Consumers must give permission for someone to access credit reports.
The Fair Credit Reporting Act (FCRA) states acceptable reasons for a company to view your credit report. Any organization or individual who gets a copy of your report under false pretenses can be sued and subject to criminal prosecution. Simply having a good, compelling reason to obtain someone's credit report is not enough, unless it's stated in the FCRA.
The following list of organizations may have legitimate reason to access your credit report:
- Insurance companies (at underwriting, not claims)
- Landlords seeking a credit check for renters
- Credit card companies
- Employers (only with full disclosure and your written consent)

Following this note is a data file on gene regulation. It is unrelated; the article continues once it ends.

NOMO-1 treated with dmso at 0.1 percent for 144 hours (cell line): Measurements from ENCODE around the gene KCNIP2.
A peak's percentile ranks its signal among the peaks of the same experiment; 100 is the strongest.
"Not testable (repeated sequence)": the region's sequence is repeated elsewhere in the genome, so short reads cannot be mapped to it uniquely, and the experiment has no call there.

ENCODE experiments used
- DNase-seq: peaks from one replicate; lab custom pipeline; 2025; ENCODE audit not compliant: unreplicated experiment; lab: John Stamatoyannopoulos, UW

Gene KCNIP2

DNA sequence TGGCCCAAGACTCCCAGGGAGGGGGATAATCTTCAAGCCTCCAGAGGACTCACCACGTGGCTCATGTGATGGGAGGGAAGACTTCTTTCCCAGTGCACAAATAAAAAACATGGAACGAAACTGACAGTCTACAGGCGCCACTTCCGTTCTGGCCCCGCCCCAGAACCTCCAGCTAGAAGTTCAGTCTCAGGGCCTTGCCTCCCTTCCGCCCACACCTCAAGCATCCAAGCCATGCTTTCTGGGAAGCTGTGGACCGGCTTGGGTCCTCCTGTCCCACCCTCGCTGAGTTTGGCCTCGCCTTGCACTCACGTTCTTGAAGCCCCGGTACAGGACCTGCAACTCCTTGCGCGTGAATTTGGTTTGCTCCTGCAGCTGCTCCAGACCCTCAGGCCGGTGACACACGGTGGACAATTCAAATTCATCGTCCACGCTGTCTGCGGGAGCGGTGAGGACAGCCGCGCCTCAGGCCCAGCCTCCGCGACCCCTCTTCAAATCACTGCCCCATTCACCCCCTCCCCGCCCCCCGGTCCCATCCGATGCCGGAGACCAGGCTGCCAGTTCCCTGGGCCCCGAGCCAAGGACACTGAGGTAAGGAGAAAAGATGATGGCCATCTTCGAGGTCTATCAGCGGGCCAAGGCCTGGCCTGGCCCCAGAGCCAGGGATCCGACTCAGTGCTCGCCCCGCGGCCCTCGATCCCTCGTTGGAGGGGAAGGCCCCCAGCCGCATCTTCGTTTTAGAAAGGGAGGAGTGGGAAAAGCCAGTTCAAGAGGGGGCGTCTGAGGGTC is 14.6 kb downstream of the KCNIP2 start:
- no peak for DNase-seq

- Government licensing organizations (if required to check financial status)
- State or local child support enforcement agencies
- Government agencies (usually can only look at your name, address, former addresses, and current and past employers)
- Companies or organizations with which you've initiated business
Any time your credit report is viewed by one of the above, a “hard inquiry” gets recorded on your credit report. Hard inquiries may lower your credit score.
Cary Flitter comments: Impermissible Access to Credit Reports
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